Hackers have hacked two of the largest casino networks in

Hackers have hacked two of the largest casino networks in Las Vegas within a week

On Tuesday, a group of cybercriminals calling themselves ALPHV/BlackCat disrupted the MGM Resorts casino network. The hackers claim to have obtained confidential information and are demanding a ransom, but the company has so far refused to pay. And the casino chain Caesars Entertainment allegedly paid “tens of millions of dollars” Hackers threatened to release stolen information, including customer data. The hack was carried out by the Scattered Spider group, although ALPHV also insists on their involvement.

    Image source: Pixabay

Image source: Pixabay

On Tuesday, MGM Resorts experienced outages at its slot machines. As of Wednesday morning, MGM Resorts still showed signs of a breach, including outages on the company’s website. MGM Resorts itself claims it is “Resorts, including dining, entertainment and gaming, are currently operating”.

ALPHV used social engineering techniques to launch a cyberattack on an international hotel and casino chain. Hackers claim it only took a 10-minute phone call to hack MGM Resorts. It was enough for the criminals to find the details of casino employees on LinkedIn and then call support.

ALPHV Group has a good reputation in the cybersecurity community “an outstanding specialist in the field of social engineering for initial access.” After a hack, the group typically uses ransomware to force the victim to pay. Hackers primarily attack large companies; In particular, in July, ALPHV, together with other hackers, managed to leak data from the website of cosmetics giant Estée Lauder.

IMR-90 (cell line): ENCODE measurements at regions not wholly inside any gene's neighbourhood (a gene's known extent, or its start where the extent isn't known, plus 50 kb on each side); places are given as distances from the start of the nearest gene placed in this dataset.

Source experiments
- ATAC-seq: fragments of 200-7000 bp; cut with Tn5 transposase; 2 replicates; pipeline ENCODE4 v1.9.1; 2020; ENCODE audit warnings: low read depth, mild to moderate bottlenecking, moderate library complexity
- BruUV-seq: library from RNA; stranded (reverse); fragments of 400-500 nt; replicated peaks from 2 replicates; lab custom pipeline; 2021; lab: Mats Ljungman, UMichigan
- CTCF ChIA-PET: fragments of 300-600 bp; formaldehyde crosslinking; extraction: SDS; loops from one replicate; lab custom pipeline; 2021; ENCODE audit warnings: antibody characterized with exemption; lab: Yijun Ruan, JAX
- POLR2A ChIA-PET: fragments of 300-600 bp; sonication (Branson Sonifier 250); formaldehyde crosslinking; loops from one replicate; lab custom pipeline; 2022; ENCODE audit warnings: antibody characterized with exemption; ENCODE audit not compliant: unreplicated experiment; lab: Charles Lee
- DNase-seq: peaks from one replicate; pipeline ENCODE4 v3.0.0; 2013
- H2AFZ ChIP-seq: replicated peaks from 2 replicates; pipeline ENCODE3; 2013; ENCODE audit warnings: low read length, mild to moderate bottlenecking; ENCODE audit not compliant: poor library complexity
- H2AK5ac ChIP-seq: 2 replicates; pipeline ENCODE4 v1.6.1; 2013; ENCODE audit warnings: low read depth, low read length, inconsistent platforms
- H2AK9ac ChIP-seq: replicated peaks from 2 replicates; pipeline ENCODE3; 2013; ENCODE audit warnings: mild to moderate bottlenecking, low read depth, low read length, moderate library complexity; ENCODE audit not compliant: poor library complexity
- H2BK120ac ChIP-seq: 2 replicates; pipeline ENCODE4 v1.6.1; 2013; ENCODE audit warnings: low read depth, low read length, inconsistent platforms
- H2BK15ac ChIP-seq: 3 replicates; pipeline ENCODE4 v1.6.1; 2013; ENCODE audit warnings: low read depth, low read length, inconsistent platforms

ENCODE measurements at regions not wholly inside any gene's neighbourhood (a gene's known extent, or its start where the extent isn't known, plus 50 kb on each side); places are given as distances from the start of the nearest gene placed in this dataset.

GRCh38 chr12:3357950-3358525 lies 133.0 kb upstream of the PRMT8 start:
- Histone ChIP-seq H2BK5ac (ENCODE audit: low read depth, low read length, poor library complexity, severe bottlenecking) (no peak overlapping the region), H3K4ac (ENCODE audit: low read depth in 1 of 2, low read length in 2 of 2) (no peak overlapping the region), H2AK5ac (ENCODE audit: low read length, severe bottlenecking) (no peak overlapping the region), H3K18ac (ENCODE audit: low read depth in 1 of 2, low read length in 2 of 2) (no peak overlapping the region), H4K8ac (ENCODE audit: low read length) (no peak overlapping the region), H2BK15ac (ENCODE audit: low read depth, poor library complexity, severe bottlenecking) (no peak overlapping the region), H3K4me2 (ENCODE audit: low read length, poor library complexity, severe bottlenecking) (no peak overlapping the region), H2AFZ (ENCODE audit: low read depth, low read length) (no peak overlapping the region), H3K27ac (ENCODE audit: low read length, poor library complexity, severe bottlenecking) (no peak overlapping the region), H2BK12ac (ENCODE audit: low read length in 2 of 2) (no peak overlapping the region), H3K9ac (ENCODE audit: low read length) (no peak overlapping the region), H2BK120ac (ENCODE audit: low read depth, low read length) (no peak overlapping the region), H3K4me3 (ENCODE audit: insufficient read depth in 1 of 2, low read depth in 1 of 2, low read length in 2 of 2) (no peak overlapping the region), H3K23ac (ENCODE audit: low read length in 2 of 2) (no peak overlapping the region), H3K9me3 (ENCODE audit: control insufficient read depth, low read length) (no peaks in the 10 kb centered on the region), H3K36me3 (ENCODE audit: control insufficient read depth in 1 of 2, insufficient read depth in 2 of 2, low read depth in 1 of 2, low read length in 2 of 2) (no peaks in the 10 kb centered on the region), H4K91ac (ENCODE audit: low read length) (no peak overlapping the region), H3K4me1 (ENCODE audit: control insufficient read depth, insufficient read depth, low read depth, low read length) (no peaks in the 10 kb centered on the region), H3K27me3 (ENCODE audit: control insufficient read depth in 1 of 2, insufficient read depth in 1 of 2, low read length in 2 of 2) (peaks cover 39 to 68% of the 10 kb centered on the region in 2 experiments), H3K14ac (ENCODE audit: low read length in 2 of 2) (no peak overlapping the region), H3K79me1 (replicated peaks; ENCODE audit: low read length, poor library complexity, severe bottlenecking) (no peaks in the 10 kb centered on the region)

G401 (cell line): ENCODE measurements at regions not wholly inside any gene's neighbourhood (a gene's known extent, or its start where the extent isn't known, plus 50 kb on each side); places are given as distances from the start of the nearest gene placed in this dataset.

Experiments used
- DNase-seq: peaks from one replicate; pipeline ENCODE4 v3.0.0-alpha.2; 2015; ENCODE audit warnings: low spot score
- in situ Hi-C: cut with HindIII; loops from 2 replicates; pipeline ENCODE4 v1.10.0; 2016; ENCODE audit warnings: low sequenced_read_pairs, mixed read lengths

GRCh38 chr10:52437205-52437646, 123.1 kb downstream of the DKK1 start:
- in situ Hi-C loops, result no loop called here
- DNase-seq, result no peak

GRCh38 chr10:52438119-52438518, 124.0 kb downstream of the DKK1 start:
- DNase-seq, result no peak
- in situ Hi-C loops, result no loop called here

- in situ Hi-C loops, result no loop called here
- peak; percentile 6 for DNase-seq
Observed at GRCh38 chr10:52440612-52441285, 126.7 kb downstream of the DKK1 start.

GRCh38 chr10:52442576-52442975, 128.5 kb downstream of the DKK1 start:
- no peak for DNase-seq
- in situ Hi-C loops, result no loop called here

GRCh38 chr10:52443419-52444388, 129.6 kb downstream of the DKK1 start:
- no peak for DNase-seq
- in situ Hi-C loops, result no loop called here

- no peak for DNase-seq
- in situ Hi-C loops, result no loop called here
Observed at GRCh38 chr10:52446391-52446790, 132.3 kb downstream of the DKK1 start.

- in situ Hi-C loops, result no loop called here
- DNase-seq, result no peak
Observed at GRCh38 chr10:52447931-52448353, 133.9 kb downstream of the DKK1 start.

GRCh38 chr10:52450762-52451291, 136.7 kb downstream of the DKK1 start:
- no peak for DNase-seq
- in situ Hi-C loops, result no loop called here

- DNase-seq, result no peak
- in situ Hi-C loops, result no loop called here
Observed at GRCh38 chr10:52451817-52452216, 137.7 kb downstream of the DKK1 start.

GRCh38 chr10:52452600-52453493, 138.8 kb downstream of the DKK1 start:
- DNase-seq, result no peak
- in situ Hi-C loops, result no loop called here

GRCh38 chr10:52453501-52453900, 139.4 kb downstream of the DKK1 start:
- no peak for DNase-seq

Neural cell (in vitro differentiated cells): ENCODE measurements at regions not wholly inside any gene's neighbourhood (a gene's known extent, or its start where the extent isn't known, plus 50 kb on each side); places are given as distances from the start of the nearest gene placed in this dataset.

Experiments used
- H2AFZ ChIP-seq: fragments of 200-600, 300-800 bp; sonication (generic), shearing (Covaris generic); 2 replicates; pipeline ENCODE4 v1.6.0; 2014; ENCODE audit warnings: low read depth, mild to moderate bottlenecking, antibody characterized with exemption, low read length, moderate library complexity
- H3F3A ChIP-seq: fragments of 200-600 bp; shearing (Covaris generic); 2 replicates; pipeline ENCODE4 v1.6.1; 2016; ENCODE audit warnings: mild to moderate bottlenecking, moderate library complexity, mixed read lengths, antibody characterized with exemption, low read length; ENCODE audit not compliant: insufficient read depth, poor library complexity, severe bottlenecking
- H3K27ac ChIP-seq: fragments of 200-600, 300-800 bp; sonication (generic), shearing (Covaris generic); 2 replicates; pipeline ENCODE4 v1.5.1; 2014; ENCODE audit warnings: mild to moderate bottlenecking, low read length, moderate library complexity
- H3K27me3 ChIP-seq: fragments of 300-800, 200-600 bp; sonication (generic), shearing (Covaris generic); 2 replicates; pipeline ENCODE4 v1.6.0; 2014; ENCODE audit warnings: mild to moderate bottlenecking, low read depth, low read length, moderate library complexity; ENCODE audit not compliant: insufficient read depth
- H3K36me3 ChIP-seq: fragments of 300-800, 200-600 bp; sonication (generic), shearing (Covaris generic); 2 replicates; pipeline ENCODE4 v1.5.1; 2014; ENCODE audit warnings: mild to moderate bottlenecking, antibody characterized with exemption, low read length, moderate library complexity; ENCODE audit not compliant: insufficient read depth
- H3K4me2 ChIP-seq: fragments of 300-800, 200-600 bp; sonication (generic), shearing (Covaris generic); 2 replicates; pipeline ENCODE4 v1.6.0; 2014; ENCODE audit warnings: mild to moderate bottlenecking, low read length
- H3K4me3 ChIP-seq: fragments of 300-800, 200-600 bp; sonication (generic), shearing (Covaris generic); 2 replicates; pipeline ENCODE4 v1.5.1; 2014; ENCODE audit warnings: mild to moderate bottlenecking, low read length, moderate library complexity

Caesars Entertainment paid “tens of millions of dollars” Hackers who threatened to make company data public. The attack was carried out by a group called the Scattered Spider (also known as UNC 3944), which used social engineering to bypass the security of the company’s network. The attack on Caesars began on August 27 with access to the company’s external supplier, after which the criminals managed to penetrate the Caesars Entertainment network.

The Scattered Spider group became active in May 2022 and is involved in attacks on telecommunications and business outsourcing organizations. Members of the group pose as IT personnel and use social engineering and other tools to convince company representatives to grant remote access. They also successfully exploit vulnerabilities and use special hacking tools to bypass security software.

About the author

Robbie Elmers

Robbie Elmers is a staff writer for Tech News Space, covering software, applications and services.

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